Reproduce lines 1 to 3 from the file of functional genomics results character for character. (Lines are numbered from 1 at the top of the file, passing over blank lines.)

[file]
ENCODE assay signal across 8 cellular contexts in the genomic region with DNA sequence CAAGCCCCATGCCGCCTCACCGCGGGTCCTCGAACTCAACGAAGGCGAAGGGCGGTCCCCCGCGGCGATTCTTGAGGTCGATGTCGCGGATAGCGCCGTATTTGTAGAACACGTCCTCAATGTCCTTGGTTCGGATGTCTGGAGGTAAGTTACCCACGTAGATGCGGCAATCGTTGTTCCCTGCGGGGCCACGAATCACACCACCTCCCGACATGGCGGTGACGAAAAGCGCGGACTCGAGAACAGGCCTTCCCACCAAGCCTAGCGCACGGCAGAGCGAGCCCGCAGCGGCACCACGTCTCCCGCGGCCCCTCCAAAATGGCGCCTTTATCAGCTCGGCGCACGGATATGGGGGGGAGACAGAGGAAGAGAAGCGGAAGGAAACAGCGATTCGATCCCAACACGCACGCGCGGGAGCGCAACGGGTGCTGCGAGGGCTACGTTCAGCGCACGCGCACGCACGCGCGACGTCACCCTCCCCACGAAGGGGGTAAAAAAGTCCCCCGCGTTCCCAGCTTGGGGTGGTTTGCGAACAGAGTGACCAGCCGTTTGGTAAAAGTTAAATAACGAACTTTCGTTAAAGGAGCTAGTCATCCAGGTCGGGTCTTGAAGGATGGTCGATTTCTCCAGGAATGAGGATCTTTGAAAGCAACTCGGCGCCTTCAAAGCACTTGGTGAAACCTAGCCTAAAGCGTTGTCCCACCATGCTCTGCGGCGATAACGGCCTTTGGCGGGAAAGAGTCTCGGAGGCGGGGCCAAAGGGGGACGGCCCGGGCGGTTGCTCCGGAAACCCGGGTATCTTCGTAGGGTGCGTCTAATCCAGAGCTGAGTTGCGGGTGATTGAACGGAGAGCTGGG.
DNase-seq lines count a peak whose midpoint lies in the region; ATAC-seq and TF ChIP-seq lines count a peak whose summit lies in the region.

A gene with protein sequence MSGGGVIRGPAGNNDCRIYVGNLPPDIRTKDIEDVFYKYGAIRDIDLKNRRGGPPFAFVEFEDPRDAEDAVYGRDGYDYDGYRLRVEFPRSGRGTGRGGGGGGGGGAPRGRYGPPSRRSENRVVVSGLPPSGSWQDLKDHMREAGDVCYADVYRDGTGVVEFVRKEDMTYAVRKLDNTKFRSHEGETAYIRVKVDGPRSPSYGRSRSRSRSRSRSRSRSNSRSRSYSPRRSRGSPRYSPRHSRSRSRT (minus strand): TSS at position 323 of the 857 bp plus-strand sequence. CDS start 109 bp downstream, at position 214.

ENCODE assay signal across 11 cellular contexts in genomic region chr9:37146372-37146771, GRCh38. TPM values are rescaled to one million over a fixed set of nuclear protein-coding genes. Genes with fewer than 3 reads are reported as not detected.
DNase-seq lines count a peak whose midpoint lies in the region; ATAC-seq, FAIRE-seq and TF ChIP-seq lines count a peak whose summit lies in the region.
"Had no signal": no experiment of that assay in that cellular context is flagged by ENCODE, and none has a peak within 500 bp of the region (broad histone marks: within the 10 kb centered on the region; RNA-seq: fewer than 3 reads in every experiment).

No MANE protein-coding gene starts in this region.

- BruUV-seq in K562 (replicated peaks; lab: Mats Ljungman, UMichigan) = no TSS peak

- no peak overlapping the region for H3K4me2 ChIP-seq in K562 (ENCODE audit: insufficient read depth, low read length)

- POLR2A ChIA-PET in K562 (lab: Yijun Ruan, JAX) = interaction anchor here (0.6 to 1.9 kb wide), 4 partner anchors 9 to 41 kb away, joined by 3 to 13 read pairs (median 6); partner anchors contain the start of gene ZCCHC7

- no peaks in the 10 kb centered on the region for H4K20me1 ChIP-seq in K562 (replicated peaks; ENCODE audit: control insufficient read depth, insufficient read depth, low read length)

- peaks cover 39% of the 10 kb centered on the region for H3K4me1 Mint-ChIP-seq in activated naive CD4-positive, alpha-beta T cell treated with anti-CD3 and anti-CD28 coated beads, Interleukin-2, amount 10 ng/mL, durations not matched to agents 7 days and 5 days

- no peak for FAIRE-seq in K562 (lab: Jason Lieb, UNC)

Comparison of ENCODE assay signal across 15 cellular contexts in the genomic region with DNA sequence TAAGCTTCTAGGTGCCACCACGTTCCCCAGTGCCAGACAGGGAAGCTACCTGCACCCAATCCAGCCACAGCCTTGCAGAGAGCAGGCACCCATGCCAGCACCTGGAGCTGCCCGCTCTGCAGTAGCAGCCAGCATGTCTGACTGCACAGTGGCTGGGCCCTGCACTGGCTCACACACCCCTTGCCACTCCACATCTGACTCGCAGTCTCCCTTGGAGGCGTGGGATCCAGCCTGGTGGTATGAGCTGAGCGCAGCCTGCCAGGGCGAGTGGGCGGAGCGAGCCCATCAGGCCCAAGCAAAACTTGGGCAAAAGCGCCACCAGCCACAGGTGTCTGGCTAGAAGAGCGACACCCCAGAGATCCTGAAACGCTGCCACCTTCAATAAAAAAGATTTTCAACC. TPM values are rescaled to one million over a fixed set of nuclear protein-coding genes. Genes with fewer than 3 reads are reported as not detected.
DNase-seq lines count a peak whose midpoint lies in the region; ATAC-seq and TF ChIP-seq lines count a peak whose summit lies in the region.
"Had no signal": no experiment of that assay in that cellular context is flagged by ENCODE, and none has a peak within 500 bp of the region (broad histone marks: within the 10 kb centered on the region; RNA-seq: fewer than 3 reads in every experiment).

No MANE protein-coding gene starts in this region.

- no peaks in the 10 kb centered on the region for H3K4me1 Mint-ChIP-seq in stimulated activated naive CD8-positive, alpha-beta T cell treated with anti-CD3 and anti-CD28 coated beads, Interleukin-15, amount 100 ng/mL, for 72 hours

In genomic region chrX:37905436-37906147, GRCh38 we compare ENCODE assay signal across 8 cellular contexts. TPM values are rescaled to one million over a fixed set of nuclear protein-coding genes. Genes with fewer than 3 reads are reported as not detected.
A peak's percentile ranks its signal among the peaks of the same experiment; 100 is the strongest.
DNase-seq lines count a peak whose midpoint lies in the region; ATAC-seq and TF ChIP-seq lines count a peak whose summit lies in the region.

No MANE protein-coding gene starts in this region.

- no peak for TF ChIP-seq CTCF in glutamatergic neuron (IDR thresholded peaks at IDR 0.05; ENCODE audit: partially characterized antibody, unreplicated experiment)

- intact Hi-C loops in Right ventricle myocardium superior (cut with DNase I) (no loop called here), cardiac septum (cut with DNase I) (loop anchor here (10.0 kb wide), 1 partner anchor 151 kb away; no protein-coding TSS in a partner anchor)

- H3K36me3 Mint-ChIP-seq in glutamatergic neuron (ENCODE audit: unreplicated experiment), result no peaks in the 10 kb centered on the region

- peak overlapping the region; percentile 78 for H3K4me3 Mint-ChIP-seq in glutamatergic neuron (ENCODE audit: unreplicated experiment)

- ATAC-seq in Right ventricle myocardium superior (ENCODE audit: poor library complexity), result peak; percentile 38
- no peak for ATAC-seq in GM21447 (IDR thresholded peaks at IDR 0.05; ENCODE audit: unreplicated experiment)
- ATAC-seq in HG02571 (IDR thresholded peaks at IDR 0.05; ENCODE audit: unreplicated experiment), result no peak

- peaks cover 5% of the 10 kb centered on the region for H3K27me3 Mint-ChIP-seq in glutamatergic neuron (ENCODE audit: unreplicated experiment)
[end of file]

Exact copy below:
ENCODE assay signal across 8 cellular contexts in the genomic region with DNA sequence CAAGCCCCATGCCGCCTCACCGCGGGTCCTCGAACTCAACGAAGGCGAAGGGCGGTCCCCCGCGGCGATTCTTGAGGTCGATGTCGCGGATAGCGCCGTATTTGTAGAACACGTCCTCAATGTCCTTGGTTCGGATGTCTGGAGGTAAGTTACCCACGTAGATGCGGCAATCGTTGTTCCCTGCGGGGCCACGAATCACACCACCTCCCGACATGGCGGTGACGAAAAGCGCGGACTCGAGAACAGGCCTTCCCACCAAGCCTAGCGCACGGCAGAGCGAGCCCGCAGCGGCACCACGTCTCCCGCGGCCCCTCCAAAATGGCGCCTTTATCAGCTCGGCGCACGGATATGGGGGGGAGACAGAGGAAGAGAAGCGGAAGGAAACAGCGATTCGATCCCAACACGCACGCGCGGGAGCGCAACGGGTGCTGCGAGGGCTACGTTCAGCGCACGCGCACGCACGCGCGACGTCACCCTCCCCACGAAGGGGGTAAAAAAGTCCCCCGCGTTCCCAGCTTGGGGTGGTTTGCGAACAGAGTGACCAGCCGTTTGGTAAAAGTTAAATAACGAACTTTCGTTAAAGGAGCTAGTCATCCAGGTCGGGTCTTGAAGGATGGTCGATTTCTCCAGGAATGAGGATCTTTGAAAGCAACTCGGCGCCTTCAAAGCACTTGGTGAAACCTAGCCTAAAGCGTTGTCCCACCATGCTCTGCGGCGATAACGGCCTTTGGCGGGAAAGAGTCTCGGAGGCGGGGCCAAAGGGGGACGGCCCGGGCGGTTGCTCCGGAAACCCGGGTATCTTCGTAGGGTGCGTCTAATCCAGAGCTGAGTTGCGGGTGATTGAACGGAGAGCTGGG.
DNase-seq lines count a peak whose midpoint lies in the region; ATAC-seq and TF ChIP-seq lines count a peak whose summit lies in the region.

A gene with protein sequence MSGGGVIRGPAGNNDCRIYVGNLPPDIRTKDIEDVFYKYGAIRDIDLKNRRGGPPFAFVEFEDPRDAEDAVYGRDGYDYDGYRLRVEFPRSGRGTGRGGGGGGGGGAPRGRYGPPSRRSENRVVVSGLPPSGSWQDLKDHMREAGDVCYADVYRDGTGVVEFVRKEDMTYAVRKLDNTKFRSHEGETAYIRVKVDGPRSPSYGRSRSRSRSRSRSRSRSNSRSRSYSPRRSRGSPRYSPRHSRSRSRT (minus strand): TSS at position 323 of the 857 bp plus-strand sequence. CDS start 109 bp downstream, at position 214.